Although the primary cell type in human osteosarcoma is usually a neoplastic osteoblast, numerous other mesenchymal cell types may coexist in the same tumor. Previously described cloned, long-term osteosarcoma cell lines have had an osteoblastic phenotype. In this report, we describe a nonosteoblastic, long-term cell line derived from an osteosarcoma in a patient with Paget's disease. The cell line (FM-2) is nontransformed in having a low saturation density and anchorage-dependent growth, and it is nontumorigenic in nude mice. Important features of its fine structure include numerous elongated mitochondria, abundant Golgi and lysosomes, and a poorly developed rough endoplasmic reticulum. The line has high levels of lysosomal enzymes (acid phosphatase and N-acetylglucosaminidase) and low levels of alkaline phosphatase. It lacks numerous macrophage markers (lysozyme, C3, Fc receptors, and M1 antigen). The FM-2 line had a dose-dependent cyclic AMP response (7-fold increase) following treatment with calcitonin but not with parathormone. In 125I-calcitonin-binding experiments, we calculated ∼5.3 ± 0.2 × 103 receptor sites/cell with a kd of 1.8 ± 0.1 × 10-9m. Conditioned medium from the FM-2 line was a potent stimulator of calcium release as assayed in a 45Ca-labeled fetal rat bone organ culture. This activity was not prostaglandin, vitamin D, parathormone, or epidermal growth factor, which are known stimulators of bone resorption. The FM-2 line does not appear to be derived from an osteoblast, macrophage, or fibroblast and may represent a calcitonin-responsive bone stem cell.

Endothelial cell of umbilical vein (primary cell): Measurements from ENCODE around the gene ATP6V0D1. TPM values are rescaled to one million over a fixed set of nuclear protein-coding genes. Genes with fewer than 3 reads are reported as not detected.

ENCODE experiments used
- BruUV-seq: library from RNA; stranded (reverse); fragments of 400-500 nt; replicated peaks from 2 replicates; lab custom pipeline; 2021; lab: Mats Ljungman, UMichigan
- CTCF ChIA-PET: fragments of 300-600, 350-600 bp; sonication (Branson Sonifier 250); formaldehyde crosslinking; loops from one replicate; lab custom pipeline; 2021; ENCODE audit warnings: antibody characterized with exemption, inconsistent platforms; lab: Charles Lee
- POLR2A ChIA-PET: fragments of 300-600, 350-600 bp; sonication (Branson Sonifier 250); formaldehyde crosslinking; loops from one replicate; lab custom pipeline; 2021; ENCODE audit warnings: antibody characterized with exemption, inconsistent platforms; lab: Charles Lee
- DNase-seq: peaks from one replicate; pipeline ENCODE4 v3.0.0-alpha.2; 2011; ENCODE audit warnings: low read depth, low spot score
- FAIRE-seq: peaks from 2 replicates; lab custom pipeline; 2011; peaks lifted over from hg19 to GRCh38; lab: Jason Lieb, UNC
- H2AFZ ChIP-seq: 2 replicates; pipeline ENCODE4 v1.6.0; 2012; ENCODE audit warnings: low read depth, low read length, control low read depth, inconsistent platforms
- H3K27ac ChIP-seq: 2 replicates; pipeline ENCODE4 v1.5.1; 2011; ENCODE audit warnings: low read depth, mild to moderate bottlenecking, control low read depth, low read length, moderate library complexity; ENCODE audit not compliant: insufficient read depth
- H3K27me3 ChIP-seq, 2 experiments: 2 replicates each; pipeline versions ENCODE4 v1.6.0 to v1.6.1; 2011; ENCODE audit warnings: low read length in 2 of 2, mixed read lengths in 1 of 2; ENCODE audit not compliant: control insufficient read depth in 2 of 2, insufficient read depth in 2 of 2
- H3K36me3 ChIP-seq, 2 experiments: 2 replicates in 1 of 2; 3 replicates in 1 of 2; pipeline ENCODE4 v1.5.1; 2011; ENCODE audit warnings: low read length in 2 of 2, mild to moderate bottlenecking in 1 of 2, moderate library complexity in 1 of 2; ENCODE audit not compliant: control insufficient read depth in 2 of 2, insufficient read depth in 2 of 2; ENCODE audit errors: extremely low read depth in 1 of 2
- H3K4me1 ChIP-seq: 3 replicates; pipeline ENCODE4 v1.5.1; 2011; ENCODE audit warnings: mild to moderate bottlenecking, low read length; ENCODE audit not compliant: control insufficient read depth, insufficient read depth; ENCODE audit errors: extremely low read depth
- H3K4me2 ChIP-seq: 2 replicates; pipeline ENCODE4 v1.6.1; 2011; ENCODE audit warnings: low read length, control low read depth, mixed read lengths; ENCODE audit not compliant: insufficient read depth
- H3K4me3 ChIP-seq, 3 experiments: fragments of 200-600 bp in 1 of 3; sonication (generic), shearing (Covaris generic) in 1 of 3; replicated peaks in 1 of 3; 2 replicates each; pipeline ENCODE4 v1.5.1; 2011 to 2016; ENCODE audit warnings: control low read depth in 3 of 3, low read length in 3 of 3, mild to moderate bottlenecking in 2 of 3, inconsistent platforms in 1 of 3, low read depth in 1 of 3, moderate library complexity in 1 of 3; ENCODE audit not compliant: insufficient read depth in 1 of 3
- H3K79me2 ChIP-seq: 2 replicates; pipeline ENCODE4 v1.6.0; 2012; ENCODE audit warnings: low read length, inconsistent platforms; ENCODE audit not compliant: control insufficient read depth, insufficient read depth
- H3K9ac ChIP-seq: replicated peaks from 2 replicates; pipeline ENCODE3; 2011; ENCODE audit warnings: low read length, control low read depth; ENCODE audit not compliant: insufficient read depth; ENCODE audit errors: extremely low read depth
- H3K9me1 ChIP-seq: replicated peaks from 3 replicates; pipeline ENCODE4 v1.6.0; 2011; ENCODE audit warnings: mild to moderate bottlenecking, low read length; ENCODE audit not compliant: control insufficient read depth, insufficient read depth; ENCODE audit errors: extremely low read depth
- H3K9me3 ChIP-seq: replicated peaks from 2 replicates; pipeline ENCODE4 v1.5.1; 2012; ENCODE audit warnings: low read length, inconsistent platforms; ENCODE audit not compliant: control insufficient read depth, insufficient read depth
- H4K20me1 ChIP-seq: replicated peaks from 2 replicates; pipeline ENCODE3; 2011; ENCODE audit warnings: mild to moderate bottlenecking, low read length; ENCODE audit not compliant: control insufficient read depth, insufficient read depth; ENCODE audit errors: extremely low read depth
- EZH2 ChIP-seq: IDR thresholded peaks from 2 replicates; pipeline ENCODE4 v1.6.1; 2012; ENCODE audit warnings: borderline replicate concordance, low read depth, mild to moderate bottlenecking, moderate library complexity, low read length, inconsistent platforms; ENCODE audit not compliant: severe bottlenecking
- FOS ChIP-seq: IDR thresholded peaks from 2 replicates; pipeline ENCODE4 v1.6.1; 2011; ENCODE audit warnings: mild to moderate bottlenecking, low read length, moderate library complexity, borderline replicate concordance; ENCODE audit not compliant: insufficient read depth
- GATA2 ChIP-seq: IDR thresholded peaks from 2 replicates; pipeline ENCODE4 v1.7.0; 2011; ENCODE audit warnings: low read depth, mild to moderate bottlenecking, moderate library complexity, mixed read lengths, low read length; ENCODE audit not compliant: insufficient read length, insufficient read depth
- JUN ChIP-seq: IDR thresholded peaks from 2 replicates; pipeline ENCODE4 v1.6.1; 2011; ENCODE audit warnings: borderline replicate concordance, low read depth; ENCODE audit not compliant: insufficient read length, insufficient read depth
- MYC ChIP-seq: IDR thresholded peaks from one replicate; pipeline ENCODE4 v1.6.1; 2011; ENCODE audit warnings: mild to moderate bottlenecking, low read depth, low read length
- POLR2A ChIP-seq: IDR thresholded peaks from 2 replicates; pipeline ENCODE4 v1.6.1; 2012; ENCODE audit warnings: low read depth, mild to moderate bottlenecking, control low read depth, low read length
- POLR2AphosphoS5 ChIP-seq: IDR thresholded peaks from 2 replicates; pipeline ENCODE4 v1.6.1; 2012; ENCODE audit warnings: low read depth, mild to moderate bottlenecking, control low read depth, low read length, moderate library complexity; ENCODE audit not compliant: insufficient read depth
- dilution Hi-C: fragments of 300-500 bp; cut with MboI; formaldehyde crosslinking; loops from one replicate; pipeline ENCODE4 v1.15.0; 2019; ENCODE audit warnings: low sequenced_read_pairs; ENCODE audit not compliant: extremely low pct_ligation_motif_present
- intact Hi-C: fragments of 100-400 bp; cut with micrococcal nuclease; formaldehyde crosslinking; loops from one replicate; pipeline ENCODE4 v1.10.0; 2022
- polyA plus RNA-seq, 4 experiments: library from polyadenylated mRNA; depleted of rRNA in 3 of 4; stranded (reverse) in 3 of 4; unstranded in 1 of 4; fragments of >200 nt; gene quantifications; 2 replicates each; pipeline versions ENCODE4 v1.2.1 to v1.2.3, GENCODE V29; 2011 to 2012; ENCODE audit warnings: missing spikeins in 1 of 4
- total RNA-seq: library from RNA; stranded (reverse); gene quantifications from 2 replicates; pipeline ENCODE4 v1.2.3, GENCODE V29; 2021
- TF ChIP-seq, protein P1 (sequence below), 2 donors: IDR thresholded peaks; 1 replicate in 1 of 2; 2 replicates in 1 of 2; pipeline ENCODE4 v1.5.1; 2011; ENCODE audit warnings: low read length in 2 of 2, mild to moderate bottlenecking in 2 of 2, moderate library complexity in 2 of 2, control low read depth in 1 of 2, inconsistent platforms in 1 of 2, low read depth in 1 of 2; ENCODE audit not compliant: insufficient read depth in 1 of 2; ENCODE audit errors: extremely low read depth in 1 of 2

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Supported by Grant CA 27792 from the National Cancer Institute.

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